The Netherlands has now opened its borders fully to workers from countries that joined the European Union in 2004. It joins eight other EU nations which have already benefited from the same move.
Open borders: The Netherlands now welcomes a new wave of workers
The Netherlands has dismantled its barriers one at a time. The first move was lifting restrictions on the number of workers allowed to migrate to the nation from countries that joined the EU; a total of 22,000 workers were formerly permitted entry.
In June 2006, the government freed employers in 23 different sectors from the obligation of first having to search for qualified Dutch or other people from old member states before hiring, say, someone from Poland.
In December last year, 16 other sectors of the labor market were added to the list.
Polish supermarkets in The Hague
Tens of thousands of Polish, Czech and Hungarians workers have meanwhile settled in the Netherlands.
"The Hague now has a slew of Polish supermarkets," said Günther Gülker of the German-Dutch Chamber of Commerce and Industry.
Yet the Netherlands' borders did not open completely until March 1, 2007. Since then, workers from new EU-member states are welcome to work everywhere.
Dutch Prime Minister Jan Peter Balkenende is placing his bets on foreign workers
There are over 250,000 jobs up for grabs in a country with just four percent unemployment.
The construction industry in particular is desperate. "There's an acute shortage in that area," said Gülker.
The Dutch government and employers' associations are convinced that the influx of new workers is boosting economic growth, which reached 2.9 percent in 2006.
"Opening up the employment market can certainly have a positive impact on the economy," said Paul de Beer, an economics professor at the University of Amsterdam.
Economic sectors which have a shortage of workers can anticipate growth, he said.
Equal pay for equal work
There's a flip side too, however. In the long term, liberalization can push wages down.
"Many workers migrating to the Netherlands are willing to work for lower pay," de Beer said. "That's going to have consequences."
Amsterdam, The Netherlands is famed for other types of work as well
Yet the Dutch government has taken steps to protect domestic workers. Dutch law requires employers to pay newly arrived, foreign workers the same wages as their Dutch colleagues. In addition, employment agencies are to locate jobs for foreign workers.
Employers have also obliged themselves to finding proper accommodation for the workers.
Furthermore, a supervisory agency has also been established to handle complaints or infringements.
Germany and Austria lagging behind
The Netherlands isn't the first country to open up its labor market. Great Britain, Ireland and Sweden did not even impose limits following the EU's eastern enlargement. Finland, Greece, Italy, Portugal and Spain have already abolished entry restrictions. Belgium, Denmark, France and Luxembourg will follow suit in 2009.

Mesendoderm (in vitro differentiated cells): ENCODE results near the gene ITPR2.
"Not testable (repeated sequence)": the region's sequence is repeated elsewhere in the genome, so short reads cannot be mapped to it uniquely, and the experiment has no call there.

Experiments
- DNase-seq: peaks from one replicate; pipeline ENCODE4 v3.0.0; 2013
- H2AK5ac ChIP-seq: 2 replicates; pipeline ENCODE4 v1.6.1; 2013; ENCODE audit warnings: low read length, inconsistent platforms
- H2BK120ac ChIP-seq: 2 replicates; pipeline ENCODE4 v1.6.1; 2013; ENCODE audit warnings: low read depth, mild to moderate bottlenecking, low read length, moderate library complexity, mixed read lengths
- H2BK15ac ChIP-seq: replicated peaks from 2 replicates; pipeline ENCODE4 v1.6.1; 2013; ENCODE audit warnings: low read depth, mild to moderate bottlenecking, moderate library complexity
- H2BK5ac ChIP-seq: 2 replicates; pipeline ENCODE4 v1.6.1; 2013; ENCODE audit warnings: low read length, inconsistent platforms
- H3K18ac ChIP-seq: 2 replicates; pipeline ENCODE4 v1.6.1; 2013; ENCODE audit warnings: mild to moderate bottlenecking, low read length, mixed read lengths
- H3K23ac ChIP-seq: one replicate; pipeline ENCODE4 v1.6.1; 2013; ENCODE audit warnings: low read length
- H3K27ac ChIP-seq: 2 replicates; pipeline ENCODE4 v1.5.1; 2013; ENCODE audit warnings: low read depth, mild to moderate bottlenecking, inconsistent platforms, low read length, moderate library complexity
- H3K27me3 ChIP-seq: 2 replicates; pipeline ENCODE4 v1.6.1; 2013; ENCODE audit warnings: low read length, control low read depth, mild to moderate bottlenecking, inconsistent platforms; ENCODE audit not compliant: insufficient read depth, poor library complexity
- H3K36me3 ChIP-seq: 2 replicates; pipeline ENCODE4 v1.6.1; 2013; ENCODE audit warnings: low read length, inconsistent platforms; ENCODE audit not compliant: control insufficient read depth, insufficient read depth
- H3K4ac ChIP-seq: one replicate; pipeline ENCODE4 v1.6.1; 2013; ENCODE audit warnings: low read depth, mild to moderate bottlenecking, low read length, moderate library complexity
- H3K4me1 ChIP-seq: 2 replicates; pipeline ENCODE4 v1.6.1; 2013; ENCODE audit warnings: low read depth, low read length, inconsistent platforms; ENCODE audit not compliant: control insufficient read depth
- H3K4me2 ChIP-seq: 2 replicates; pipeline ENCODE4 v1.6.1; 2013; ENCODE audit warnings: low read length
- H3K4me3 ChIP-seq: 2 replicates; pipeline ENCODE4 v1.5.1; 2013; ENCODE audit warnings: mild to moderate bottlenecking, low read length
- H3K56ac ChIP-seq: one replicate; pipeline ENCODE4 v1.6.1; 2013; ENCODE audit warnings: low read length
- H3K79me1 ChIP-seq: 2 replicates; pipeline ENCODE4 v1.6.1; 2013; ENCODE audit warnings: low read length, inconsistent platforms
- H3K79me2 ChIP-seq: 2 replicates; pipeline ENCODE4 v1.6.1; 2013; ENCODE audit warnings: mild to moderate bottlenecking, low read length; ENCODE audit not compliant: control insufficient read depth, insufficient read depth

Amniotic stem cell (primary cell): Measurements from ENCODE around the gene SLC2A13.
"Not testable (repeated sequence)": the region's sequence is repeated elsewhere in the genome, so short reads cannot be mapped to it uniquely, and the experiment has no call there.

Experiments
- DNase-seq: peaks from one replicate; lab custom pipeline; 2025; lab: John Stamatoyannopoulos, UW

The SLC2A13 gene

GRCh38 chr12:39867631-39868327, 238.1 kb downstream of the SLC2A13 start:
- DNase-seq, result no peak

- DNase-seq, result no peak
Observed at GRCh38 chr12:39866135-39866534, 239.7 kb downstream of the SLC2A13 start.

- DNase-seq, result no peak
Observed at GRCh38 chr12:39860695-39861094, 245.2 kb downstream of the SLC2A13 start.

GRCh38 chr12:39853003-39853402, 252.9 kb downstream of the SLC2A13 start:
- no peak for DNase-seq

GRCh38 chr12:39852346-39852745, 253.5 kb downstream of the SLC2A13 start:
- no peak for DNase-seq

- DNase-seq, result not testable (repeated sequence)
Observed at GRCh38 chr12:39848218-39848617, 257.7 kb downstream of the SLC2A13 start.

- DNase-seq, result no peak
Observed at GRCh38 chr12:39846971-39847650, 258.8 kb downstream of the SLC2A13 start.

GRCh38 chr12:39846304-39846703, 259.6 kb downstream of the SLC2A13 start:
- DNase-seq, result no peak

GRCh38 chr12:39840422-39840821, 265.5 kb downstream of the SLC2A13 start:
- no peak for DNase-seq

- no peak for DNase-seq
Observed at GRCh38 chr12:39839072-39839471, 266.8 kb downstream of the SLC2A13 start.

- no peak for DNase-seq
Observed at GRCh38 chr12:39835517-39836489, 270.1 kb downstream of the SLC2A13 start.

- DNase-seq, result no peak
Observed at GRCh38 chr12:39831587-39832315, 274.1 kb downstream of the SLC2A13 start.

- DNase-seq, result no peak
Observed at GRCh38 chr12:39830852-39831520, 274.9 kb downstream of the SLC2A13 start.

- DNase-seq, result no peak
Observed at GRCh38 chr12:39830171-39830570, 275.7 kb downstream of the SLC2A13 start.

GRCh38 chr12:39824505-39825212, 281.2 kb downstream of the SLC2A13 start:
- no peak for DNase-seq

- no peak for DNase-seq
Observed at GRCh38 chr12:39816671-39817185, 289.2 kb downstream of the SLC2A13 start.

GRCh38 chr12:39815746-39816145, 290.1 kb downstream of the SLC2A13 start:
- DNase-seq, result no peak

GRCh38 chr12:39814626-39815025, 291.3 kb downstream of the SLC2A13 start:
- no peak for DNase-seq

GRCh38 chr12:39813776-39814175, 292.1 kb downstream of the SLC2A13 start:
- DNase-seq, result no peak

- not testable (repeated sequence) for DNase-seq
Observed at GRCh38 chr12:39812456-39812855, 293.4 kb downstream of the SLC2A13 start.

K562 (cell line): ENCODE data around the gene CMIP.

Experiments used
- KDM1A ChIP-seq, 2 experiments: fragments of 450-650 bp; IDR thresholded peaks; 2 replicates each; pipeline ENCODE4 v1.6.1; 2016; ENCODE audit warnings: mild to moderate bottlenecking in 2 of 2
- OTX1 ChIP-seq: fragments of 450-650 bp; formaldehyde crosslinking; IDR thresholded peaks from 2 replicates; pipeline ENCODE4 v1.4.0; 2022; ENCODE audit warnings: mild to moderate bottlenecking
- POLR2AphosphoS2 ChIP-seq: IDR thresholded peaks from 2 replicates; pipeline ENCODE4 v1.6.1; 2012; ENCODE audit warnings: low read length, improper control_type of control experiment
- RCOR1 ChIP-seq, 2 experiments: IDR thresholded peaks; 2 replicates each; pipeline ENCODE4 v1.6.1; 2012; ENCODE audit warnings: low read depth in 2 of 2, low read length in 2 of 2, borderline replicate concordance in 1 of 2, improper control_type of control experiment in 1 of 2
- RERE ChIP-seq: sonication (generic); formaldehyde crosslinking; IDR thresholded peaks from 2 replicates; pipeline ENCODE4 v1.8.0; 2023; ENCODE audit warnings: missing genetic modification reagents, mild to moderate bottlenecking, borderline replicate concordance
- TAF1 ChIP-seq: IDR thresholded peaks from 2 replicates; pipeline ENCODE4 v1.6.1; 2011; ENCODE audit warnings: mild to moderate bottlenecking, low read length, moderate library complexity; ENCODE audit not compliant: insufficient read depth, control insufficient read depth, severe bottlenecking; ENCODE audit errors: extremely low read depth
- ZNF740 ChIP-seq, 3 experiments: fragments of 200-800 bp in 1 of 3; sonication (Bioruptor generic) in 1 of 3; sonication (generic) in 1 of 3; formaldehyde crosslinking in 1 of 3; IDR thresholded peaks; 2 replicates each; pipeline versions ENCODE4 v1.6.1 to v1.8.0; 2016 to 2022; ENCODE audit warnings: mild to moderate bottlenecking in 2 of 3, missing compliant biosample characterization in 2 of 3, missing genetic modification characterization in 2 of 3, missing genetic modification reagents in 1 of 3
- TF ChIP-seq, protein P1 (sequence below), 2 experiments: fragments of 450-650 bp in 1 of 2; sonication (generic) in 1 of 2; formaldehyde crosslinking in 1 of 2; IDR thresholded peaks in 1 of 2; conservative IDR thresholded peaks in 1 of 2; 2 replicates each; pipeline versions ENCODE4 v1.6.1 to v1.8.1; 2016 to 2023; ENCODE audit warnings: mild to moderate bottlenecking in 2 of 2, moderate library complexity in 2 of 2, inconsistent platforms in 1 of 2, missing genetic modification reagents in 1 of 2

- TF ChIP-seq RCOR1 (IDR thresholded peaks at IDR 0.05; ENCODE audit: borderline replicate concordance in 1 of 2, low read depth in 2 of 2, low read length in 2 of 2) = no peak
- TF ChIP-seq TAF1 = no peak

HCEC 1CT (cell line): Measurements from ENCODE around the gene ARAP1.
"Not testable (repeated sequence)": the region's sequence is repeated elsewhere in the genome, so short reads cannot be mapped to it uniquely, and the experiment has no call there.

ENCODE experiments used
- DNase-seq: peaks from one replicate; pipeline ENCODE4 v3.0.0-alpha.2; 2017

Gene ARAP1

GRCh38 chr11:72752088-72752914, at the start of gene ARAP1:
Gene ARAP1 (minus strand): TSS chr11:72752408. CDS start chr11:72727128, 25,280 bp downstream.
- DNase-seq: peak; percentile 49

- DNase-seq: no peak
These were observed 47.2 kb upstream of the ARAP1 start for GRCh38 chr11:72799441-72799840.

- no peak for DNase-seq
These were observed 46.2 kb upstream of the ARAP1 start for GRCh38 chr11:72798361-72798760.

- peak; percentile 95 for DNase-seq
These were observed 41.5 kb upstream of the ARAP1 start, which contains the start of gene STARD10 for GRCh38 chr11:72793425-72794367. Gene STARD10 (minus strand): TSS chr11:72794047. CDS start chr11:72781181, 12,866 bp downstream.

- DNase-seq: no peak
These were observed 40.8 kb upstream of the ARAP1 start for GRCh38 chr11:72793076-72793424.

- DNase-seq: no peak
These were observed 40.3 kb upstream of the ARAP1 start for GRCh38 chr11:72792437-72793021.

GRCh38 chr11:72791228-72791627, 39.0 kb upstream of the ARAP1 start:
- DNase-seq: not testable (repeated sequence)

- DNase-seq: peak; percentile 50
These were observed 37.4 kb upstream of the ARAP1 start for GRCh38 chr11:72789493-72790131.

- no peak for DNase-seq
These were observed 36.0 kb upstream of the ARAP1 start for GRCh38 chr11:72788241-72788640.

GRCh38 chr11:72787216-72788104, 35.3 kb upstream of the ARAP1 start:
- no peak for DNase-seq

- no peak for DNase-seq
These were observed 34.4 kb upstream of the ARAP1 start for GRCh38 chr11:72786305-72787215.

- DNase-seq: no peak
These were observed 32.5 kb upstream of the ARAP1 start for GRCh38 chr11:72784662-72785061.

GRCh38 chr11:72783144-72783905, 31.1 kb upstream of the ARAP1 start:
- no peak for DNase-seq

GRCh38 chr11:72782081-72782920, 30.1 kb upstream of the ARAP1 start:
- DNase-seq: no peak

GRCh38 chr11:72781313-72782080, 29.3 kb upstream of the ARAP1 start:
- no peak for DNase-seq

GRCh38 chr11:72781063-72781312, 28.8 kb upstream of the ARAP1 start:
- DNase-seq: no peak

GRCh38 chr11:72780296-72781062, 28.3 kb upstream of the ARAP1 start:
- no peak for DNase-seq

Only Germany and Austria want maintain their liberalization phase in transition until 2011.
Those countries argue that their geographical location put their employment markets at risk: their proximity to the new EU-member states Bulgaria and Romania would make them even more vulnerable to foreign workers migration.
Studies by the European Commission confirm Austria's fears. The number of citizens from "new" EU countries in Austria has doubled in the past three years -- to 1.4 percent. In Germany, however, the number has increased only slightly -- to 0.7 percent.
The Munich-based economic research institute Ifo confirmed the figures. In 2004 and 2005, around 24,000 Eastern Europeans moved to Austria to work; only 12,000 moved to Germany.
Positive economic effects
The number of "new" EU citizens migrating to "old" EU countries has remained stable following expansion.
Interestingly, figures should that the effects of foreign worker migration are positive: employees from eastern Europe did their part in filling the demand for qualified workers in other markets, the European Commission said.
Jörg Lackenbauer, an economist at the Center for European Policy in Freiburg, agreed. More than 450,000 people have migrated to Great Britain from the EU-acceding countries. "The effect on domestic employees was minimal. "But the economy benefited from the effects of migration in that the potential for production and the gross domestic product rose," he said.
In Germany, the debate about liberalizing the employment market for migrants has quieted. But it could get louder soon: the Czech Republic has announced it will focus on liberalization during its EU presidency beginning in January 2009.
Without the current transitional periods for liberalization for countries like Germany and Austria, the EU's gross domestic product would currently be up to one percent higher," said Lackenbauer.
"Besides, liberalization of the employment market is one of the basic tenants of the single European market," he said. "The treaty for establishing the European Community clearly dictates its implementation," he said.